10. The use of an alternative food source (red clover) as a means of reducing slug pest damage to winter wheat: towards field implementation.

    PubMed

    Brooks, Andrew S; Wilcox, Andrew; Cook, Richard T; James, Katherine L; Crook, Mitchell J

    2006-03-01

    Slugs are major pests of many crops in the UK, including winter wheat, yet current methods of control are often unreliable. The aim of this study was to investigate three issues key to the successful field implementation of a control strategy that uses red clover as an alternative food source to reduce the amount of damage caused to winter wheat by the field slug, Deroceras reticulatum (Müller). A series of three experiments was designed to assess this aim. Firstly, under laboratory conditions, red clover was consumed in greater quantities than wheat, even when wheat was presented as a novel food. Secondly, red clover had no significant effects on the emergence and early growth of wheat in a polytunnel experiment. Both these results are crucial to the successful implementation of a strategy that uses red clover as an alternative food source. Lastly, the results of a field experiment were consistent with the results of the polytunnel experiment, in that red clover did not significantly affect wheat emergence. However, plots in which red clover was left to grow until the time of wheat harvest resulted in significantly lower (43%) wheat yields than plots without red clover. These results suggest that red clover must be removed from the field after the wheat has passed its vulnerable seedling stage. Recommendations for the potential use of red clover as an alternative food source for reducing damage to winter wheat in field conditions are discussed and opportunities for further work are suggested. PMID:16475236

  11. Innovative Water Management Technology to Reduce Environmental Impacts of Produced Water

    SciTech Connect

    Castle, James; Rodgers, John; Alley, Bethany; Beebe, Alex; Coffey, Ruthanne; Jurinko, Kristen; Pardue, Michael; Ritter, Tina; Spacil, Michael

    2013-05-15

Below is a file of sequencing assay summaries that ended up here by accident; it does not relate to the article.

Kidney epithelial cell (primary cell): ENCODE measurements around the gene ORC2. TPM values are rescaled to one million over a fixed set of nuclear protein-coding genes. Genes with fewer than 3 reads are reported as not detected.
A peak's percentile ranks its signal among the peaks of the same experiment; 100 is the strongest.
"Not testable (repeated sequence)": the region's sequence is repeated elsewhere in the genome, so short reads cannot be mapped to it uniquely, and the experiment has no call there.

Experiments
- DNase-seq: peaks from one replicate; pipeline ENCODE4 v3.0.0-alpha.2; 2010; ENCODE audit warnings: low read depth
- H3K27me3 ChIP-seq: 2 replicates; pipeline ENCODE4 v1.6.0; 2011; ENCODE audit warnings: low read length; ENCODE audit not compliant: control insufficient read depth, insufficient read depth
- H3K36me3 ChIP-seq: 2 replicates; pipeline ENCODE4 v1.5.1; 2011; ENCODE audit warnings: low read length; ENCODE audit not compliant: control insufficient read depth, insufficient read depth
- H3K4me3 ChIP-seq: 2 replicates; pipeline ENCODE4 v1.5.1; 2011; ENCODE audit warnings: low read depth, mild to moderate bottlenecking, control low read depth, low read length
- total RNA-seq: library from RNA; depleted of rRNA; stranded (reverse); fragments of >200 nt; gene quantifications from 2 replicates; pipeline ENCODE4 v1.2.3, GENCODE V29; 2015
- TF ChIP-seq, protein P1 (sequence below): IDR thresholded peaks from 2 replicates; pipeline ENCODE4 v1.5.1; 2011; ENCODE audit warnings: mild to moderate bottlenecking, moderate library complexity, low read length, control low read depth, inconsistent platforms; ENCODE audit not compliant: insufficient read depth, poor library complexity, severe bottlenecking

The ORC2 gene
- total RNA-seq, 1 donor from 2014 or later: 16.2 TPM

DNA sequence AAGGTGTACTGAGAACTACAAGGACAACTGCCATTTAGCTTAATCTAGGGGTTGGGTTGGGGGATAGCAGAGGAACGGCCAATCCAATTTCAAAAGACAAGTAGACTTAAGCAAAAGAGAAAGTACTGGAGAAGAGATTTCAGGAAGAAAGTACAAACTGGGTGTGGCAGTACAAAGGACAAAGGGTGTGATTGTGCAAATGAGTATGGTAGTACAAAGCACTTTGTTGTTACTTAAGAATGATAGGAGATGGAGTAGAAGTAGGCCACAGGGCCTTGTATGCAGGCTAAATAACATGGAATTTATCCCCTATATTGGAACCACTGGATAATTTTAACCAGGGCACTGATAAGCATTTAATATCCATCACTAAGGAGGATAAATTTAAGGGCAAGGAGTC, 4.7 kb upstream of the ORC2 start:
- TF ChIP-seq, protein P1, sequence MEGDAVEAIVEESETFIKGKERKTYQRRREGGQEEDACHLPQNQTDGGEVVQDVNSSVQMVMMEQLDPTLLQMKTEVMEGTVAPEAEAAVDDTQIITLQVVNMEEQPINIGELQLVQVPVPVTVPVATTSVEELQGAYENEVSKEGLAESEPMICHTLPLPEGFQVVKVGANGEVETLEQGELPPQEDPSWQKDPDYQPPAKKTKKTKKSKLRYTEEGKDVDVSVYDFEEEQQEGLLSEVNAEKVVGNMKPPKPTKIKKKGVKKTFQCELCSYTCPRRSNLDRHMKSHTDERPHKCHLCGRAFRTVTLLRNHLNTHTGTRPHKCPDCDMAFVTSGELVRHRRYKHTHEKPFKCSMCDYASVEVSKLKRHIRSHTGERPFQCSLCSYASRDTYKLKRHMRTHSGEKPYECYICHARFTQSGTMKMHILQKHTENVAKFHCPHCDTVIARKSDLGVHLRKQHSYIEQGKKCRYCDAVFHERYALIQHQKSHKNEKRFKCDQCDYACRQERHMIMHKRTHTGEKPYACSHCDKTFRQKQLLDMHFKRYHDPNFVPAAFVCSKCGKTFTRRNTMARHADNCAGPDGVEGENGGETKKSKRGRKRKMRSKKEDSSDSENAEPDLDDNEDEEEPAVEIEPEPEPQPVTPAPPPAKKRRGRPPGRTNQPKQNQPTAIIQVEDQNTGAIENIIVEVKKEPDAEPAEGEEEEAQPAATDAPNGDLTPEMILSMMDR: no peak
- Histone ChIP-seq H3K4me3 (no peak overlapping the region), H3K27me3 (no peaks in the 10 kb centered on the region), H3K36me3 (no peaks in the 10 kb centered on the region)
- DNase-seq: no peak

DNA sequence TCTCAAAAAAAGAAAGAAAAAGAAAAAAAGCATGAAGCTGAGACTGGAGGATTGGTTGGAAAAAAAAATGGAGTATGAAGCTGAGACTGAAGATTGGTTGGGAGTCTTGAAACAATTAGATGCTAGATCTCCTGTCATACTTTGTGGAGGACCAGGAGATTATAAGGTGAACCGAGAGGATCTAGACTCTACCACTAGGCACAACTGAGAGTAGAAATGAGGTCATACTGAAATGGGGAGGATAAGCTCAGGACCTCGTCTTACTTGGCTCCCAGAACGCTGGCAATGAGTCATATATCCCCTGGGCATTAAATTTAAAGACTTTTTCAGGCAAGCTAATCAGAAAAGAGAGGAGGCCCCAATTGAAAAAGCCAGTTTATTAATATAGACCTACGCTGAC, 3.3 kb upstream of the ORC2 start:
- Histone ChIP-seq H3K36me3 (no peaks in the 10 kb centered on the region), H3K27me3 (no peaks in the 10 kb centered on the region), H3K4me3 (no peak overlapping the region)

Clemson University with Chevron as an industry partner developed and applied treatment technology using constructed wetland systems to decrease targeted constituents in simulated and actual produced waters to achieve reuse criteria and discharge limits. Pilot-scale and demonstration constructed wetland treatment system (CWTS) experiments led to design strategies for treating a variety of constituents of concern (COCs) in produced waters including divalent metals, metalloids, oil and grease, and ammonia. Targeted biogeochemical pathways for treatment of COCs in pilot-scale CWTS experiments included divalent metal sulfide precipitation through dissimilatory sulfate reduction, metal precipitation through oxidation, reduction of selenite to insoluble elemental selenium, aerobic biodegradation of oil, nitrification of ammonia to nitrate, denitrification of nitrate to nitrogen gas, separation of oil using an oilwater separator, and sorption of ammonia to zeolite. Treatment performance results indicated that CWTSs can be designed and built to promote specific environmental and geochemical conditions in order for targeted biogeochemical pathways to operate. The demonstration system successfully achieved consistent removal extents even while inflow concentrations of COCs in the produced water differed by orders of magnitude. Design strategies used in the pilot-scale and demonstration CWTSs to promote specific conditions that can be applied to designing full-scale CWTSs include plant and soil selection, water-depth selection, addition of amendments, and hydraulic retention time (HRT). These strategies allow conditions within a CWTS to be modified to achieve ranges necessary for the preferred biogeochemical treatment pathways. In the case of renovating a produced water containing COCs that require different biogeochemical pathways for treatment, a CWTS can be designed with sequential cells that promote different conditions. For example, the pilot-scale CWTS for post-reverse osmosis produced water was designed to promote oxidizing conditions within the first wetland cell for nitrification of ammonia, and the subsequent three cells were designed to promote reducing conditions for denitrification of nitrate. By incorporating multiple wetland cells in a CWTS, the conditions within each cell can be modified for removal of specific COCs. In addition, a CWTS designed with multiple cells allows for convenient sample collection points so that biogeochemical conditions of individual cells can be monitored and performance evaluated. Removal rate coefficients determined from the pilot-scale CWTS experiments and confirmed by the demonstration system can be used to calculate HRTs required to treat COCs in full-scale CWTSs. The calculated HRTs can then be used to determine the surface area or ?footprint? of a full-size CWTS for a given inflow rate of produced water.